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July 12, 2019

Traders’ strike


July 12, 2019

If the government thought that it would get away with imposing a massive tax burden without stirring any protest, it has not taken long for it to be proven wrong. Both industrialists and traders have been threatening to go on strike for weeks now. And now the traders community has announced a shutter-down strike on July 13 (Saturday) against the purported increase in sales tax. This is despite FBR Chairman Shabbar Zaidi’s presser in which he claimed that there was no increase in sales tax apart from that on sugar. The trouble is that it is not just sales tax which traders have been complaining about. It is about the larger environment in which the government seems to be planning to impose punitive taxation on a stagnating economy. Already, sporadic strikes have been underway in smaller towns, including Gujranwala and Faisalabad. Where the top leadership of the All Pakistan Anjuman-e-Tajran (APAT) has dithered, local traders have decided to go ahead with shutter-down strikes forcing it to call for a nationwide strike. If these traders manage to show unity, they could be in a position to place some serious pressure on the government’s economic plan for Pakistan.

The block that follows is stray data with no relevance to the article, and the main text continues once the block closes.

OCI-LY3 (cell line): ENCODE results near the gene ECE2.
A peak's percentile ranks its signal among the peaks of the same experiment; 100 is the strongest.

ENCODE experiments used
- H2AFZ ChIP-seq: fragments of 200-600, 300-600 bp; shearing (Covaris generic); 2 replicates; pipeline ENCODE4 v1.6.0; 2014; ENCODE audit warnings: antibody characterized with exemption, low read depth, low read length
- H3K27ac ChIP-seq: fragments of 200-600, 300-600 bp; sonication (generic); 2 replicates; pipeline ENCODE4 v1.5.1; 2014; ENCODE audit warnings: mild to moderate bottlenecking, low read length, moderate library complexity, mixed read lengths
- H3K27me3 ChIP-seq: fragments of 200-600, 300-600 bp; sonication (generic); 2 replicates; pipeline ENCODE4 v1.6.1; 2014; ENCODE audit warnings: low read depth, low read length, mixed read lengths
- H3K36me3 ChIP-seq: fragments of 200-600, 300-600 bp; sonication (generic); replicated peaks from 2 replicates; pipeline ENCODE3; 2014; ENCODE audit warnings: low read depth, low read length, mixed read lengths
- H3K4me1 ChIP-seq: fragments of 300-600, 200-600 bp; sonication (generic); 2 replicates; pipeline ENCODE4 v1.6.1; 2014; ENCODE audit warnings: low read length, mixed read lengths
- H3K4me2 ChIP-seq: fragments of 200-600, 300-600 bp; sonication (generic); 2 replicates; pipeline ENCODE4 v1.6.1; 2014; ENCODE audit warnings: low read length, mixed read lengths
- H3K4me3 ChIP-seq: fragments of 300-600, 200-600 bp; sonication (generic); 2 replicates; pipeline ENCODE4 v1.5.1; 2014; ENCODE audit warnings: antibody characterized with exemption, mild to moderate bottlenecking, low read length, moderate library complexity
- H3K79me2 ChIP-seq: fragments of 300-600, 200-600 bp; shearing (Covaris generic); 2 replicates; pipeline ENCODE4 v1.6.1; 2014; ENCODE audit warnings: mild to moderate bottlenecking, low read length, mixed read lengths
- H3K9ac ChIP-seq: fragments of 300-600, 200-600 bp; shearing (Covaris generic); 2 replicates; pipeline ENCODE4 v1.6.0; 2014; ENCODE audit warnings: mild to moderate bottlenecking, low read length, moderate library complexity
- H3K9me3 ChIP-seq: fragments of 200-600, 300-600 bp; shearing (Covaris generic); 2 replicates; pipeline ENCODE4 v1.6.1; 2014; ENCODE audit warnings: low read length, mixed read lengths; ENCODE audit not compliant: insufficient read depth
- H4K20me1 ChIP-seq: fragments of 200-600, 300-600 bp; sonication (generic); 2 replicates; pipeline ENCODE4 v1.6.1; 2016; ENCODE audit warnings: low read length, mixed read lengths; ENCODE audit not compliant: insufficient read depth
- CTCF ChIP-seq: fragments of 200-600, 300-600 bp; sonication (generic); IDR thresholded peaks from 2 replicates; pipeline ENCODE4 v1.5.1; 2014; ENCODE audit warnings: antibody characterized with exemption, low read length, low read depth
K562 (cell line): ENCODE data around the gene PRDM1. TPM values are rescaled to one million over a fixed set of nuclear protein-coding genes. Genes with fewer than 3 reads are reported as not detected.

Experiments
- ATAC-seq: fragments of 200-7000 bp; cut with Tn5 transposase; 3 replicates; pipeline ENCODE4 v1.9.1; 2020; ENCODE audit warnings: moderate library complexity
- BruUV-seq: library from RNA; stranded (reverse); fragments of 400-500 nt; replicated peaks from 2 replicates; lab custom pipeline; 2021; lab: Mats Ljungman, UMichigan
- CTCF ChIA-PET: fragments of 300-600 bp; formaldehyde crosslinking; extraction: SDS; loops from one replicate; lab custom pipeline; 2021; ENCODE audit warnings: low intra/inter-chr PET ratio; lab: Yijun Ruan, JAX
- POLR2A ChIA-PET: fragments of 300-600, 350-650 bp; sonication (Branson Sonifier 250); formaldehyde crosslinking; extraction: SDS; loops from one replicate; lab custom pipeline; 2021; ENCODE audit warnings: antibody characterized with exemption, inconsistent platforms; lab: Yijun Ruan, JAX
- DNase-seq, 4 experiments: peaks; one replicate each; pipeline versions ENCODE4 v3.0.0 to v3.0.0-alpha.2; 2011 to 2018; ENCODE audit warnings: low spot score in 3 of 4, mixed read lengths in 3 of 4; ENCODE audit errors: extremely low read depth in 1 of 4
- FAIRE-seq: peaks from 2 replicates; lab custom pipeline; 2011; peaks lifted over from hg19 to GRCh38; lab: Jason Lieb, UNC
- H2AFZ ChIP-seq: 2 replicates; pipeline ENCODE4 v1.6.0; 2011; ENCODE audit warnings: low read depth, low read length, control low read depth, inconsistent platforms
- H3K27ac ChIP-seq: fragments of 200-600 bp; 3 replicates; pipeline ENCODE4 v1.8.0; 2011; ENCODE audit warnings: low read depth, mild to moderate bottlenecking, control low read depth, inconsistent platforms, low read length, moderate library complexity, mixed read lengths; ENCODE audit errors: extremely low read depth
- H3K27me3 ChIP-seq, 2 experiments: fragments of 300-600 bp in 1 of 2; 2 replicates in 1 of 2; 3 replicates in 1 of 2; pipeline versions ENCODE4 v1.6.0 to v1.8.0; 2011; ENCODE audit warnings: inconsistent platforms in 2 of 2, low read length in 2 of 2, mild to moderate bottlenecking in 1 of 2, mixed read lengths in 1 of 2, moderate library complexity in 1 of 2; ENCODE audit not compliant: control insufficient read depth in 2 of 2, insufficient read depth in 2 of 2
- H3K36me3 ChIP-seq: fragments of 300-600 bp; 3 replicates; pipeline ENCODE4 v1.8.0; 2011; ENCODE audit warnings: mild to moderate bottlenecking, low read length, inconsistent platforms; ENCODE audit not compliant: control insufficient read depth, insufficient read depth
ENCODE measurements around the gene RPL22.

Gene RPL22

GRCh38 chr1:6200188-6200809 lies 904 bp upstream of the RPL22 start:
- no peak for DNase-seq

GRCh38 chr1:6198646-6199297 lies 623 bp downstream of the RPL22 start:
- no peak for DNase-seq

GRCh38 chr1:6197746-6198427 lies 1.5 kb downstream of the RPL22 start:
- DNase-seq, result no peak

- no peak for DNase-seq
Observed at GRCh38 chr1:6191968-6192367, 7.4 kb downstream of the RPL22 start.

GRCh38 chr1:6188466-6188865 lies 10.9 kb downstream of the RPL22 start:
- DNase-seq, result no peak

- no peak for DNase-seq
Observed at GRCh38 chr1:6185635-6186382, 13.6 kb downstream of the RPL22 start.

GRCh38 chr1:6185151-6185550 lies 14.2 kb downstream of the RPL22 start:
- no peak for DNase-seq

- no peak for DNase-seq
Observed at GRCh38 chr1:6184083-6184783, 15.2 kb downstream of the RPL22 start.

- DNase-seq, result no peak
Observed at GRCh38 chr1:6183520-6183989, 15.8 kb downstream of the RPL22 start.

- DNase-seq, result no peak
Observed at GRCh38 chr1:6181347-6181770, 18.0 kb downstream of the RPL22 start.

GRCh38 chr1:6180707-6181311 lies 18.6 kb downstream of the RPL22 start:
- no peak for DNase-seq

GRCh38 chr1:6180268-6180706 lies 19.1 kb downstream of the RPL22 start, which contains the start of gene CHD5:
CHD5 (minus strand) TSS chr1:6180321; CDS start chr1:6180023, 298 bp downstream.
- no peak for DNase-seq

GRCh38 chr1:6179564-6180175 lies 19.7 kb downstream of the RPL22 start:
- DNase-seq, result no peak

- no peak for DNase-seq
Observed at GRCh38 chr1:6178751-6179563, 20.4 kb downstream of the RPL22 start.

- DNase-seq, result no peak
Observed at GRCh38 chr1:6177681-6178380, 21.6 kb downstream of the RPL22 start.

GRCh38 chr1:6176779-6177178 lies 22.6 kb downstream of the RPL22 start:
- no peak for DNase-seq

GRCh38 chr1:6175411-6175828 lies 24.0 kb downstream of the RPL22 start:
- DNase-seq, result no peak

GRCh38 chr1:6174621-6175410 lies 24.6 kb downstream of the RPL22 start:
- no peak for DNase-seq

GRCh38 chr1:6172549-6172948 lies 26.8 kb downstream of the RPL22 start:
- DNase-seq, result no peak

Traders organisations have provided the government a 32-point charter of demands. The July 7 deadline has already passed without the government stirring into action. Some of the traders’ leadership has pointed to the harsh conditions laid out in the IMF report released on Monday. The trouble is that it is well-known that the traders community has managed to avoid taxation through collective mobilization for decades. Whenever there are serious efforts underway to bring them in the tax net, traders have managed to break the will of the government. This is not to say that the broader thrust of the protest is not correct. In a marathon meeting in Karachi, PM Imran Khan and the traders could not come to an agreement on the matter. The PM rejected the demand of withdrawing the presentation of CNIC as a condition for sale and purchase.

What is clear is that the issues are not limited to the traders community. Numerous representatives of industries, including textile, builders and automobiles, were present at the meeting and warning that the government’s policies could lead to a complete shutdown. Increasing the tax net was never going to be an easy job, but it is also clear that the government has chosen a more combative way of going about it. With the economy set to perform poorly, it is unlikely that the strikes will stop now. It will be a test of nerves, but it should also allow the government time to perhaps rethink its strategy.

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